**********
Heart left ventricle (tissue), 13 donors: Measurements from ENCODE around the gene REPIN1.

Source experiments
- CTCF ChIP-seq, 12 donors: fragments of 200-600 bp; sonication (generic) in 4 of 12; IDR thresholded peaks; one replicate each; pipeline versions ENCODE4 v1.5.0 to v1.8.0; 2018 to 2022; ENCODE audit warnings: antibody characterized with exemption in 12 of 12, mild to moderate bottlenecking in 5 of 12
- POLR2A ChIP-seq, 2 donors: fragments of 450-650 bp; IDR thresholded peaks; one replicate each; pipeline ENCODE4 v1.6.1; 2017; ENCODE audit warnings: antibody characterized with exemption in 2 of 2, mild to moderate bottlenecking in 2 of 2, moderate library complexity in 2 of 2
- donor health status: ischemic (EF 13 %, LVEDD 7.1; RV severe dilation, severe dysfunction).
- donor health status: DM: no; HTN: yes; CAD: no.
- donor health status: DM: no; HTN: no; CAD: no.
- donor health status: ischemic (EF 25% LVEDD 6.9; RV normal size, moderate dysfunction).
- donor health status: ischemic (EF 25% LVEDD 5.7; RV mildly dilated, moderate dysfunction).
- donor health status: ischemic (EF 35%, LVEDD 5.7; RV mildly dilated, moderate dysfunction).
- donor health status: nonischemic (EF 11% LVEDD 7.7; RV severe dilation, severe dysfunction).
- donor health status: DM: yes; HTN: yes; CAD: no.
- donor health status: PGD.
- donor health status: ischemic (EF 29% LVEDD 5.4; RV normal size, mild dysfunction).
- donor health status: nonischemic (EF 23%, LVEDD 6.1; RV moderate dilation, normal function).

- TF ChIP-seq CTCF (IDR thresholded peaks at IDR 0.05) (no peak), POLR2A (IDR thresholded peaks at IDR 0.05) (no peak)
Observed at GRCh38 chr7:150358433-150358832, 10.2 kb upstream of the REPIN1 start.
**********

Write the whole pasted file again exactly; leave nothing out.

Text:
Heart left ventricle (tissue), 13 donors: Measurements from ENCODE around the gene REPIN1.

Source experiments
- CTCF ChIP-seq, 12 donors: fragments of 200-600 bp; sonication (generic) in 4 of 12; IDR thresholded peaks; one replicate each; pipeline versions ENCODE4 v1.5.0 to v1.8.0; 2018 to 2022; ENCODE audit warnings: antibody characterized with exemption in 12 of 12, mild to moderate bottlenecking in 5 of 12
- POLR2A ChIP-seq, 2 donors: fragments of 450-650 bp; IDR thresholded peaks; one replicate each; pipeline ENCODE4 v1.6.1; 2017; ENCODE audit warnings: antibody characterized with exemption in 2 of 2, mild to moderate bottlenecking in 2 of 2, moderate library complexity in 2 of 2
- donor health status: ischemic (EF 13 %, LVEDD 7.1; RV severe dilation, severe dysfunction).
- donor health status: DM: no; HTN: yes; CAD: no.
- donor health status: DM: no; HTN: no; CAD: no.
- donor health status: ischemic (EF 25% LVEDD 6.9; RV normal size, moderate dysfunction).
- donor health status: ischemic (EF 25% LVEDD 5.7; RV mildly dilated, moderate dysfunction).
- donor health status: ischemic (EF 35%, LVEDD 5.7; RV mildly dilated, moderate dysfunction).
- donor health status: nonischemic (EF 11% LVEDD 7.7; RV severe dilation, severe dysfunction).
- donor health status: DM: yes; HTN: yes; CAD: no.
- donor health status: PGD.
- donor health status: ischemic (EF 29% LVEDD 5.4; RV normal size, mild dysfunction).
- donor health status: nonischemic (EF 23%, LVEDD 6.1; RV moderate dilation, normal function).

- TF ChIP-seq CTCF (IDR thresholded peaks at IDR 0.05) (no peak), POLR2A (IDR thresholded peaks at IDR 0.05) (no peak)
Observed at GRCh38 chr7:150358433-150358832, 10.2 kb upstream of the REPIN1 start.